Investing in Armour Residential (ARR) is a risky task. Armour's share prices seem to be riding in a roller coaster. The stock makes surprisingly quick moves in both directions. It fell by almost 20% in the second week of October, but it bounced back as quickly as it plunged.
For this year, ARR was upbeat in the first few weeks and peaked at $7.19 on February 6. Since then, the stock started sliding down to as low as $6.24 on March 19. For the past few days, the stock slightly recovered. It is now trading around $6.50.
2012 was a turning point for ARR in terms of revenues that made a major jump from the previous year. The net income increased to $222.3 million. In 2012, ARR reported having total assets of $20.8 billion, up by an astounding 235%.
The sudden jump in a single year was the result of increased long term investments. While the total assets increased, the total liabilities also increased to $18.6 billion in 2012.
Nonetheless, the company still managed to post positive stockholder's equity at $2.3 billion. This is substantially higher than the $0.626 billion reported in the previous year. It also shows that the company has stepped up its investments in 2012 resulting in a notable increase in revenues. Consequently, ARR managed to obtain 15.15% return on equity.
Dividend Payout History
What sets ARR apart from most of its peers is its monthly dividend payout scheme. Month over month, the company has been consistently giving common stock dividend payouts to its shareholders since 2010. In 2011, the monthly dividends were $0.12 for the first three quarters of the year. But on the last quarter, the monthly dividends were reduced to $0.11. This amount was maintained on the first quarter of 2012.
In the second and third quarters, the amount was further cut to $0.1. A reduction was seen again in the fourth quarter to $0.09. For this fiscal year 2013, the dividend payout during the first three months was $0.08. In the latest dividend announcement of ARR, the company is set to give out $0.07 dividend per share for the months of April, May, and June.
While ARR regularly pays monthly dividends, the amount is declining. This negative growth in dividend payments ignited growing concerns among the shareholders and investors. If the declining trend goes on, then by the end of 2014 ARR may eventually stop giving out monthly dividends. Instead, the company may probably start reporting losses in the future unless the management does something about it.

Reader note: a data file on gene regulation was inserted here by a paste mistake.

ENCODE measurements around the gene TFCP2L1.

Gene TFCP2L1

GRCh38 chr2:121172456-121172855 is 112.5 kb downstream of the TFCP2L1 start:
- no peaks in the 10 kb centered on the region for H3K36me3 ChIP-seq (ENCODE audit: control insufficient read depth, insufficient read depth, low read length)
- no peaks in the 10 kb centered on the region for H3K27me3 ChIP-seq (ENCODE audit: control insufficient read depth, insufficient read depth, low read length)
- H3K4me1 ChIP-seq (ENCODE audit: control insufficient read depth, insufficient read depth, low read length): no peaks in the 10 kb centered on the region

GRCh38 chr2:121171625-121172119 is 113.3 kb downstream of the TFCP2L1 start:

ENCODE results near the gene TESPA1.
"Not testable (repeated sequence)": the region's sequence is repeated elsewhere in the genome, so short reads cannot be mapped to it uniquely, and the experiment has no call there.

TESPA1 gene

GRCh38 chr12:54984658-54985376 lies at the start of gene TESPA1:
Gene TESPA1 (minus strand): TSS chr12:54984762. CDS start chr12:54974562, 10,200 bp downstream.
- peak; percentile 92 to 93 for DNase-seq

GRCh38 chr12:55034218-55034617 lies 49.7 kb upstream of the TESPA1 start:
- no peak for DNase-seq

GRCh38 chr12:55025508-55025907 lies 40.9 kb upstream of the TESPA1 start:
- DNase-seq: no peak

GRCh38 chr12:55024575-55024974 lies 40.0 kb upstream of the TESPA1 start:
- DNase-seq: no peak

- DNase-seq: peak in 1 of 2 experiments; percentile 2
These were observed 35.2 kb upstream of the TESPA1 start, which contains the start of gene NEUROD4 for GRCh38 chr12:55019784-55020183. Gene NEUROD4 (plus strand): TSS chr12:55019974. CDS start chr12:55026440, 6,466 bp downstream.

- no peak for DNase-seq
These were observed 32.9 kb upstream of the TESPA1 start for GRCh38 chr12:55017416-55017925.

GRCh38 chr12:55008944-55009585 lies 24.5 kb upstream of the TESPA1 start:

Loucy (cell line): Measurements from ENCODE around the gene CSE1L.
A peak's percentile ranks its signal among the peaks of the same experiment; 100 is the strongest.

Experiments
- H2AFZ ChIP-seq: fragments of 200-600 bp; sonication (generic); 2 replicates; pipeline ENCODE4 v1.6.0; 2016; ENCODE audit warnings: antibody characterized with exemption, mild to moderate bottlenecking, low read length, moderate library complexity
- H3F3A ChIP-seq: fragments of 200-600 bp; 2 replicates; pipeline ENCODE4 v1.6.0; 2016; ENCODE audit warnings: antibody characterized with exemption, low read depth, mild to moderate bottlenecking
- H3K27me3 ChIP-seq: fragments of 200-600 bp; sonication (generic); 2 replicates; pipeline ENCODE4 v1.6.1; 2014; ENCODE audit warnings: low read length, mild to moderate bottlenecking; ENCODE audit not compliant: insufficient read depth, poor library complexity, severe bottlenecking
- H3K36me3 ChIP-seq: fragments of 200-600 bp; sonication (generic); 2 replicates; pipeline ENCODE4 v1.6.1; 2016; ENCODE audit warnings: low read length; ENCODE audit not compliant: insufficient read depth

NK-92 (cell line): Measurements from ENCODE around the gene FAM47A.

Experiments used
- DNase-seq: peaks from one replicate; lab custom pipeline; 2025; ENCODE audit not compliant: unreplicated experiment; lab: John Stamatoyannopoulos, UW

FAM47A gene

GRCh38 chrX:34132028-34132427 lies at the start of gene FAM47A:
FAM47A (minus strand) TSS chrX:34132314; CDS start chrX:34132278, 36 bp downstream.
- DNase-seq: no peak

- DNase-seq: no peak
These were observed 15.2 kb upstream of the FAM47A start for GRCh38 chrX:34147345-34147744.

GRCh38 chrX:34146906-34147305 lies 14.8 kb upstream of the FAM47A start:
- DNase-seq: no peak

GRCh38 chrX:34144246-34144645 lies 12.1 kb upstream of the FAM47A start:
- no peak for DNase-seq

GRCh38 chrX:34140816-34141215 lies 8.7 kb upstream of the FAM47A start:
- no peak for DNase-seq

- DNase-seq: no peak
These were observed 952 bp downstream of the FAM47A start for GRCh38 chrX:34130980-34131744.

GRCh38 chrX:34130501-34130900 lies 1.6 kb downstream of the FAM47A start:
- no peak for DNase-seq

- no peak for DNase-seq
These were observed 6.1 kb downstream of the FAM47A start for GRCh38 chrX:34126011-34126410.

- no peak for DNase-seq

mREIT Industry Overview and Outlook
In general, the REIT market is relatively volatile. It is uncertain and unpredictable as well. By nature, the market is cyclical and a major snag can cause havoc in the prices of real estate properties. In effect, REITs stocks will also be affected.
However, the housing market is upbeat since 2012. This is mainly driven by escalating demand amid low mortgage rates that are expected to linger on for awhile. This growth is also backed by a commitment from the Federal Reserve to keep the mortgage rates as low as possible.
Consequently, the housing market gets to enjoy increasing demand for housing triggered by low interest rates. Residential and mortgage REITs like ARR and Annaly Capital Management (NLY) are expected to benefit from this.
But what lures many investors to mREITs is the regular income from dividends. The U.S. law regarding REITs suggests favorable tax rules to REITs as long as they pay out 90% of their taxable income via dividend. Therefore, the dividend history plays a significant role in the investors' decisions to buy, to sell, or to hold. REIT stocks are among the favorites of investors looking for income from dividends. This is on top of the possible earnings from price fluctuations.
Because of the volatility of mREIT stocks, investors should regularly monitor the prices. This is important, because market outlook and speculations can help investors estimate where the prices are headed to.
Armour Residential is not an attractive choice for risk averse investors as the stock is highly volatile. But for traders, the upward and downward movements provide excellent opportunities for gains. The volatility may also lead to possible losses.
In the past two years, ARR has seen an abrupt drop twice. But the rebounds were also quick. The latest was on November 14, 2012 when the share price closed at $6.09. This is equivalent to 7.58% drop from the previous closing price of $6.59. But on the following day the price quickly recovered to end at $6.41. It further rebounded on the next day to close at $6.75
This year, there were two major plunges in share prices. The first one was in mid-February; from $7.09 on February 13 to $6.52 on February 21. The latest major drop was on March 14, two days after the dividend payout. The price lost by 4.42% from $6.56 to $6.27.
At the current valuation, the stock is trading below the 200-day moving average and the 50-day moving average. The moving average convergence/divergence [MACD] of ARR shows a bullish run since March 27. While it is uncertain when the bullish trend will last, this gives hope for short ARR to hold or to buy while the trending is temporarily bullish.
For the long-term shareholders, the dividends look fine. The company generated an operating cash flow of $344 million in the last quarter, which is more than enough to pay $271 million in dividends. The company also has about $770 million in cash for to cover its short-term needs. The high leverage ratio and lower dividends are two of the serious concerns, but double-digit yield still looks appetizing.